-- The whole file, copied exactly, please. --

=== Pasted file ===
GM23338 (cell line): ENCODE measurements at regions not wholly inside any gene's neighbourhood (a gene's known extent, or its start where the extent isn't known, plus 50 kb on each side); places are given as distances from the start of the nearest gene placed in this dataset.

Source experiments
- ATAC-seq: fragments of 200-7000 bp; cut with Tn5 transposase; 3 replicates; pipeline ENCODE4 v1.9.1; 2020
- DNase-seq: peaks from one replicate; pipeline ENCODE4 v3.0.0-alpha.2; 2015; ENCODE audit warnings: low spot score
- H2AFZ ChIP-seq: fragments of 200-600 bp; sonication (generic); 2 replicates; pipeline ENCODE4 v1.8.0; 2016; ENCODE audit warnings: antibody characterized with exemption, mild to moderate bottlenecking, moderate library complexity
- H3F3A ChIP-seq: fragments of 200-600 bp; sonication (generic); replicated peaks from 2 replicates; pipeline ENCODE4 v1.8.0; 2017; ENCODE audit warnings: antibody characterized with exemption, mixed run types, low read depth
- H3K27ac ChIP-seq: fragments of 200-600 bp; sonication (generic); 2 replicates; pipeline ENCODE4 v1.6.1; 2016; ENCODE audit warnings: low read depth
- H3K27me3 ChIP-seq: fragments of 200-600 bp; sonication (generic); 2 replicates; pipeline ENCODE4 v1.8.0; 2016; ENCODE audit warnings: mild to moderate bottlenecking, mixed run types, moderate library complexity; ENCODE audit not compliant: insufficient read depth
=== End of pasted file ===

GM23338 (cell line): ENCODE measurements at regions not wholly inside any gene's neighbourhood (a gene's known extent, or its start where the extent isn't known, plus 50 kb on each side); places are given as distances from the start of the nearest gene placed in this dataset.

Source experiments
- ATAC-seq: fragments of 200-7000 bp; cut with Tn5 transposase; 3 replicates; pipeline ENCODE4 v1.9.1; 2020
- DNase-seq: peaks from one replicate; pipeline ENCODE4 v3.0.0-alpha.2; 2015; ENCODE audit warnings: low spot score
- H2AFZ ChIP-seq: fragments of 200-600 bp; sonication (generic); 2 replicates; pipeline ENCODE4 v1.8.0; 2016; ENCODE audit warnings: antibody characterized with exemption, mild to moderate bottlenecking, moderate library complexity
- H3F3A ChIP-seq: fragments of 200-600 bp; sonication (generic); replicated peaks from 2 replicates; pipeline ENCODE4 v1.8.0; 2017; ENCODE audit warnings: antibody characterized with exemption, mixed run types, low read depth
- H3K27ac ChIP-seq: fragments of 200-600 bp; sonication (generic); 2 replicates; pipeline ENCODE4 v1.6.1; 2016; ENCODE audit warnings: low read depth
- H3K27me3 ChIP-seq: fragments of 200-600 bp; sonication (generic); 2 replicates; pipeline ENCODE4 v1.8.0; 2016; ENCODE audit warnings: mild to moderate bottlenecking, mixed run types, moderate library complexity; ENCODE audit not compliant: insufficient read depth